One Health Research wrap up

Hello again!

This is my final week on the One Health project, in which I’ve undertaken research and academic engagement – it’s been a fascinating and exciting project to contribute to, with a fantastic team. I thought I’d provide a quick recap of what’s been done and what the future might hold in terms of engagement with the collections, as well as what I’ve learned from this experience.

Image of Our Fellow Mortals Magazine, volume number 6, February 1913, SSPV

What’s been done in the research space?

  • mapping of research topics across the collections – there is so much to continue to explore!
  • writing research articles – bacterial infections and how animal welfare was implicated in related public health issues across all three collections (submitted to the British Journal for the History of Science), and women and the politics of care, exploring the OneKind and Royal Zoological Society of Scotland archives (about to be submitted to the Journal of Women in Culture and Society!)
  • writing up of possible follow on grant for the Wellcome Trust
  • lots of engagement with academics internally and externally (see previous blog post!)

The future?

As I’ve said before, these collections provide a wealth of material for researchers, across different disciplines, and I hope those reading this blog post consider engaging with them! If you would like to view items you can book a time in the reading room:

Visiting in Person | The University of Edinburgh

You can peruse the Dick Vet and OneKind archives here:

Collection: Records of the Royal (Dick) Veterinary College | University of Edinburgh Archive and Manuscript Collections

Collection: Records of OneKind animal welfare charity | University of Edinburgh Archive and Manuscript Collections

The RZSS archive will be catalogued over the next year, an exciting follow on project. The future will no doubt include the realisation of multiple projects based on the archival materials, potentially around changing conceptions of cruelty since the early 1900s, exploration of conceptions of wellbeing benefits of interactions with animals and nature in the early to mid-1900s in Scotland, profiling various prominent women who appear in the archival materials to ensure their place in historical research/record, and much more!

What have I learned?

Archival research is a vastly rewarding journey of discovery. At first I felt quite overwhelmed by the amount of items in each archive and wondered how I would be able to digest it all – in the end I couldn’t look at everything in detail, instead becoming selective, in order to complete the two short research projects. But there is much I would still love to see within the collections! I also realised that finding out more about the lives of individuals named in annual reports and magazines (for example) takes much longer than you might anticipate, since some of the women in particular were relatively obscure (although they shouldn’t be!) – hunting for hours turned up almost nothing!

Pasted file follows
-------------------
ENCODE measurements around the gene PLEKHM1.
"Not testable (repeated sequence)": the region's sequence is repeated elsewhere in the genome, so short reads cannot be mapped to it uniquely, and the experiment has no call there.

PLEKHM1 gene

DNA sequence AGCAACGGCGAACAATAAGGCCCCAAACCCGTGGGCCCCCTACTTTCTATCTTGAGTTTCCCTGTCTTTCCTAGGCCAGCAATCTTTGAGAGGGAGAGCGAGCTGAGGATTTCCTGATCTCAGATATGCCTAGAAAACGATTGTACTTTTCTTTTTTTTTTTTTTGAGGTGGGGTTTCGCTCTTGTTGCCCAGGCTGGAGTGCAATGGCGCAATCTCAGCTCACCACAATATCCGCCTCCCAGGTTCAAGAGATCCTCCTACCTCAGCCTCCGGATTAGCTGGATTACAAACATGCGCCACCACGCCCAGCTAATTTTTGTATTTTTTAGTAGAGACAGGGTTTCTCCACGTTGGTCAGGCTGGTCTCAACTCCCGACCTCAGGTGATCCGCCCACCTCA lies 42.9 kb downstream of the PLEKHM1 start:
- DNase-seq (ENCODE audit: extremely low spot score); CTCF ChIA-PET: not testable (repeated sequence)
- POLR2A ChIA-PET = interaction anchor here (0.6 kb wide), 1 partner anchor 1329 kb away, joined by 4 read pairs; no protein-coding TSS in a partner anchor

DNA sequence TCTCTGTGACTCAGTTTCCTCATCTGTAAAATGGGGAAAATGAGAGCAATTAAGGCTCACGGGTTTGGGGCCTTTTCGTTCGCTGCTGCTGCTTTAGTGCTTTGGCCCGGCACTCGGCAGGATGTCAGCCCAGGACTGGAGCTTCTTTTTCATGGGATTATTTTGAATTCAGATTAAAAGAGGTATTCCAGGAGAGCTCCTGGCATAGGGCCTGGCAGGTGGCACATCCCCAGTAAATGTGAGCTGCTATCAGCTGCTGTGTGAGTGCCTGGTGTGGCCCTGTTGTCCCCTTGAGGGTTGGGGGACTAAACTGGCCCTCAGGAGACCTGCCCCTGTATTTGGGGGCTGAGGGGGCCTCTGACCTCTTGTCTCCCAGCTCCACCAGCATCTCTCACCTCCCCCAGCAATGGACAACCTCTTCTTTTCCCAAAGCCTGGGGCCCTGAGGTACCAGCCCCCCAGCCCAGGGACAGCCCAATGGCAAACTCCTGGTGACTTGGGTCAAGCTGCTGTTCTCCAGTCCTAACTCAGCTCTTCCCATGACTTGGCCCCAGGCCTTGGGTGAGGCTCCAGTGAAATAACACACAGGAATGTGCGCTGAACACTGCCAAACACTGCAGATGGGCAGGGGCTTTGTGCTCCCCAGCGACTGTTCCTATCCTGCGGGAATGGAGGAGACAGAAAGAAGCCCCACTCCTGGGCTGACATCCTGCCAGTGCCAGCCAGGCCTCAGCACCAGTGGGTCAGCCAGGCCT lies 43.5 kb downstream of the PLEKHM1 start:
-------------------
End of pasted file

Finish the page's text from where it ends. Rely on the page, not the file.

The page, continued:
Finally, I learned so much about the actual process of doing archival research, huge thanks to the project archivist and lead, Fiona Menzies, and Amanda Dodd in conservation. I also found out that Fiona makes great cakes, for instance this vegan one of Our Fellow Mortals magazine (genius!), devoured in the kitchen today as we wind down the project:

Cake of Our Fellow Mortals magazine!

To introduce you to the methods used to handle various items, please watch this video:

The University of Edinburgh – Guide to Handling Collections Material (

Do contact CRC for more information and access: Centre for Research Collections | The University of Edinburgh

While I am leaving the One Health project, I’m still very happy to engage with anyone to share insights regarding what’s in the collections, so don’t hesitate to get in touch!


One Health Academic Engagement

My role in the Wellcome Trust One Health archival project has involved identifying research topics that can be found in archival records, undertaking research AND academic engagement.  

We have developed some very fruitful connections internally with Health in Social Science through my work with Alette Willis as well as Dick Vet academics and members of the Environmental Humanities Network. 

Some animal studies groups externally have shown keen interest in the One Health archival collections as well, such as Sheffield Animal Studies Research Centre (ShARC) at the University of Sheffield and the British Animal Studies Network (BASN) at Strathclyde University.  

There are a few other animal studies networks in the UK that relate to the One Health project: 

 Thanks to those centres and networks we’ve engaged with so far! 



Identifying research topics across the One Health archival collections

This week, I’m presenting viable research topics that span at least two of the archival collections and could be developed into projects in the One Health space. Here’s a list of what I’ve found (during the course of about 2.5 months, so it’s not exhaustive!): 

I introduce some of these in more detail, to give you a better idea of what you can find in the archives, please watch this video clip!

Watch the full version on Media Hopper.

Next week, focus on academic engagement!